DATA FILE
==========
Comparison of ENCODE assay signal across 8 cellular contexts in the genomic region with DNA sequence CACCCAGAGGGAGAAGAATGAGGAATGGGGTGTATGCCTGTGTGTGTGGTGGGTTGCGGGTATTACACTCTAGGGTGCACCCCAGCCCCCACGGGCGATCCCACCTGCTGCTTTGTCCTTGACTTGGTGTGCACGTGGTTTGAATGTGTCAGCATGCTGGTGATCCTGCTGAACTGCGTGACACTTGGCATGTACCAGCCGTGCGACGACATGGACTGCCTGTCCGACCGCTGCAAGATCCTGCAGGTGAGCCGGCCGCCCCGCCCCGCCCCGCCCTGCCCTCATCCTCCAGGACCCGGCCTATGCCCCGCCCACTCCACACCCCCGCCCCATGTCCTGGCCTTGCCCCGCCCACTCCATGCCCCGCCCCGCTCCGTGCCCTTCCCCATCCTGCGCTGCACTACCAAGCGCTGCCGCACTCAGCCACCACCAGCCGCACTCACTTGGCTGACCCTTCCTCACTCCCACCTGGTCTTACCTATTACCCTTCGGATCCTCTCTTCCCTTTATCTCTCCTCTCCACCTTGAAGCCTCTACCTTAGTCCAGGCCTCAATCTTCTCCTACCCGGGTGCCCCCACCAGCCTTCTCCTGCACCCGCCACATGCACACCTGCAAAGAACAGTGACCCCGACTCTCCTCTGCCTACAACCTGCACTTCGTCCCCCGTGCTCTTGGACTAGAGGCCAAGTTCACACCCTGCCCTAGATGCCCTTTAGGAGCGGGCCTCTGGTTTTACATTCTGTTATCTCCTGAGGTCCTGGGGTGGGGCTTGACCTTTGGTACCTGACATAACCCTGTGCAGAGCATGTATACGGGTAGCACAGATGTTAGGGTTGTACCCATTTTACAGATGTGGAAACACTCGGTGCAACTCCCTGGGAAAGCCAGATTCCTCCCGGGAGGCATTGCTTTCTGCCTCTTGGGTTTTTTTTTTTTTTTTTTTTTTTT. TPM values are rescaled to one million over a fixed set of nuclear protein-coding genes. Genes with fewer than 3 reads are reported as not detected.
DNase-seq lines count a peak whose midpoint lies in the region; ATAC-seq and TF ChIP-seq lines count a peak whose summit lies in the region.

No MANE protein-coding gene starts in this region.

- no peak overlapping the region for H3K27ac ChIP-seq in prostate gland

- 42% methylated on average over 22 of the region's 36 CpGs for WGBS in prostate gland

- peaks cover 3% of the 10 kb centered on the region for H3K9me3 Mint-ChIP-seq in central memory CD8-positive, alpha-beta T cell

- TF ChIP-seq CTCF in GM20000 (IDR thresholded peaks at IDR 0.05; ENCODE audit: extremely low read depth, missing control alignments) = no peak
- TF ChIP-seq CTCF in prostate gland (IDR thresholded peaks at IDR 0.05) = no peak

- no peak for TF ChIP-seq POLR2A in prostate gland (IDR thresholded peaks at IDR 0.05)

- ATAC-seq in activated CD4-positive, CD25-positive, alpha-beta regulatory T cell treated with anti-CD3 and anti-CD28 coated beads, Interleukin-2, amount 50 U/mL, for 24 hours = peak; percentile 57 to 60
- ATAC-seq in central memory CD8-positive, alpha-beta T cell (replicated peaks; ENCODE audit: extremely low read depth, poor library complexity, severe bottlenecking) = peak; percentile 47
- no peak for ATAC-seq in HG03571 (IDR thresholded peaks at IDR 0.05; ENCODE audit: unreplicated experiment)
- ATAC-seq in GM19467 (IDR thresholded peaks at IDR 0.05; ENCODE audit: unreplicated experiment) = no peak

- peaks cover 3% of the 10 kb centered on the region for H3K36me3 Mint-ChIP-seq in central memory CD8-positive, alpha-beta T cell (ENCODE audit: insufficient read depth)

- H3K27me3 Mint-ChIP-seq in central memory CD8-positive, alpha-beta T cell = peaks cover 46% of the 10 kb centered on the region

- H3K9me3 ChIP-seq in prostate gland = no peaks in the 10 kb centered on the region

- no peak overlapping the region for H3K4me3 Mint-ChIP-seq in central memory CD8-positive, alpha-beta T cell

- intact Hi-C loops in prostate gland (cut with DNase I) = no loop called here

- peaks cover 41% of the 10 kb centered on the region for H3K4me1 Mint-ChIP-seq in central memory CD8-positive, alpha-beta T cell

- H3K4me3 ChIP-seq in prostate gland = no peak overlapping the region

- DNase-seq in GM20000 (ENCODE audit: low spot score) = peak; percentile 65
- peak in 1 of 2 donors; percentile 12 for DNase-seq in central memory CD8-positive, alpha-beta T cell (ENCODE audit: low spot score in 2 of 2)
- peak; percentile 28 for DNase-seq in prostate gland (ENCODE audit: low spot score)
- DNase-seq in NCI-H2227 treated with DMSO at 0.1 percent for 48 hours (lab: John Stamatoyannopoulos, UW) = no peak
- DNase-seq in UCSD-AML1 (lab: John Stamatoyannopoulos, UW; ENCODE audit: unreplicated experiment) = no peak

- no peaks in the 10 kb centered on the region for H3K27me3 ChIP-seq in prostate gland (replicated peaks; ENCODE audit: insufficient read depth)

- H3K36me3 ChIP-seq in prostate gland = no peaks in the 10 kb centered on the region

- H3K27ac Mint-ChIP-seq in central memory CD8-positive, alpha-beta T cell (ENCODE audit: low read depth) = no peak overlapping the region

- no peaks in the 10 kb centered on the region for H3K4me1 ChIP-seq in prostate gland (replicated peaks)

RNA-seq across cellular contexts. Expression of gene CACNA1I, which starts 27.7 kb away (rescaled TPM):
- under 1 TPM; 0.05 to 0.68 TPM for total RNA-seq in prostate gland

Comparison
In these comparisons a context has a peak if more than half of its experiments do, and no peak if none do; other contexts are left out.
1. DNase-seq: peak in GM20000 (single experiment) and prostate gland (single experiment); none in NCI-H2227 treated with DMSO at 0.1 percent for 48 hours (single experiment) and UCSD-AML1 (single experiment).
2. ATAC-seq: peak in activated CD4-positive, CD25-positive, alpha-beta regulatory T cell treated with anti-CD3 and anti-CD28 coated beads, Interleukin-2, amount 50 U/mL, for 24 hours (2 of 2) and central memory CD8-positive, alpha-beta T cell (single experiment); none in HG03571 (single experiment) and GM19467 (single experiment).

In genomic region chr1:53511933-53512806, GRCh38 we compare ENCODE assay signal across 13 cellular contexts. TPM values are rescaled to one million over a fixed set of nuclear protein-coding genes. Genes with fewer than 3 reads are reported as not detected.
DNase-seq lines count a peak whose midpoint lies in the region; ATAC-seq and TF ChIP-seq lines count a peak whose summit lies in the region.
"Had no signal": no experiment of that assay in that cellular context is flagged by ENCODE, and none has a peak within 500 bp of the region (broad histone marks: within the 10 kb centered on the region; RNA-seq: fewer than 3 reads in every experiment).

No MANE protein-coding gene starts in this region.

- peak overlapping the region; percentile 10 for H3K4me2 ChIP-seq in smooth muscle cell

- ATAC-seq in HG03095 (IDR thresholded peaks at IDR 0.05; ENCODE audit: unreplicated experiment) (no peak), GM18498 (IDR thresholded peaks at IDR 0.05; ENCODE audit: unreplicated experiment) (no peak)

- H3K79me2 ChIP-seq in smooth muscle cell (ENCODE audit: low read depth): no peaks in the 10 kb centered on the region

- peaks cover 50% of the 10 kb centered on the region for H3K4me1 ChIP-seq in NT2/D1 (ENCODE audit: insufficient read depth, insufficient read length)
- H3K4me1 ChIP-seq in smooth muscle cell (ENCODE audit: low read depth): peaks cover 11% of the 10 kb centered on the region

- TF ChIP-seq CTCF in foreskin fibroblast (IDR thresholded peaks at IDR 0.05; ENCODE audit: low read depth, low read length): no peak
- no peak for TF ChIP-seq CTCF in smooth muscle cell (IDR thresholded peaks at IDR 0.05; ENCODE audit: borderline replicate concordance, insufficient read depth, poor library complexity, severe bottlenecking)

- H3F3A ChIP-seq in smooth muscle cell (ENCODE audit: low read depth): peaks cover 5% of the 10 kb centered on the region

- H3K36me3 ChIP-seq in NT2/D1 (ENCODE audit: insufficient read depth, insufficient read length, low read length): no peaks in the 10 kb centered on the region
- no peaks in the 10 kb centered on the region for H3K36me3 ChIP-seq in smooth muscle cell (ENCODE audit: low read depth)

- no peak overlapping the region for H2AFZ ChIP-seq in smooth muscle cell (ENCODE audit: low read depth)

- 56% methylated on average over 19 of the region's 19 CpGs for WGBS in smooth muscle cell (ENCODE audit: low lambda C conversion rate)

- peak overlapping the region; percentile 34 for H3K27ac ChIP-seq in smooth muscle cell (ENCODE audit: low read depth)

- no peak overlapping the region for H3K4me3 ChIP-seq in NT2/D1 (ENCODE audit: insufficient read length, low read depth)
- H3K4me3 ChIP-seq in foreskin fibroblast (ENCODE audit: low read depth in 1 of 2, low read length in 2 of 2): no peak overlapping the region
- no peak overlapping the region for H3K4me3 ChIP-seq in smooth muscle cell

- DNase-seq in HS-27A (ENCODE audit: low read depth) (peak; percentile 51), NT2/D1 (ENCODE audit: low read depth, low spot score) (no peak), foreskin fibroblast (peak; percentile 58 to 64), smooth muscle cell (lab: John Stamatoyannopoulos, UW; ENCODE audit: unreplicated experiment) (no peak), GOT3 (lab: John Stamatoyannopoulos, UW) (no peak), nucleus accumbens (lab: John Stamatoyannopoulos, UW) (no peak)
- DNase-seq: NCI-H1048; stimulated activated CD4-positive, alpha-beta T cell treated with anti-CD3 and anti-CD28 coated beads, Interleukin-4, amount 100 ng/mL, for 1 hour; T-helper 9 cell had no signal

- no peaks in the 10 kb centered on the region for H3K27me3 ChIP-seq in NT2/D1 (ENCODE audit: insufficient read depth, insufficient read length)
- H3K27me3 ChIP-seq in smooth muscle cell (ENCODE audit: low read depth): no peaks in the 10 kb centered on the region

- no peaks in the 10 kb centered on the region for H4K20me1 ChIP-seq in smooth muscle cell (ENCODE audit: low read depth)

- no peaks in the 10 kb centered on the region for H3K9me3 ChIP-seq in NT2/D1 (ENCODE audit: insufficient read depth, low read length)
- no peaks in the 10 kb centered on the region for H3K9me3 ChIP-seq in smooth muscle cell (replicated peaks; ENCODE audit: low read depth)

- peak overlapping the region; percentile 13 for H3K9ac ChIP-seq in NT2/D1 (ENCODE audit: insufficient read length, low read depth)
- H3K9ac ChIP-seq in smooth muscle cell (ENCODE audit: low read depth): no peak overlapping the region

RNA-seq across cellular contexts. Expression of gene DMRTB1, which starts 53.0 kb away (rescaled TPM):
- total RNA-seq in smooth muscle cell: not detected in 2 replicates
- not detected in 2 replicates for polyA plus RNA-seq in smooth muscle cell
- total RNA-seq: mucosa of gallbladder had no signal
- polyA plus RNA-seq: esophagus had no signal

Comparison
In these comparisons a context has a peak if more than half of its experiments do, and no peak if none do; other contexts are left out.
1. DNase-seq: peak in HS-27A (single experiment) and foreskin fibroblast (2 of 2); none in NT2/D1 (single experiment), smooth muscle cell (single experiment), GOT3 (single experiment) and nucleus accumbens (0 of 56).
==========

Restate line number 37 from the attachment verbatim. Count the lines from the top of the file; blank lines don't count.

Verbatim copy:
DNase-seq lines count a peak whose midpoint lies in the region; ATAC-seq and TF ChIP-seq lines count a peak whose summit lies in the region.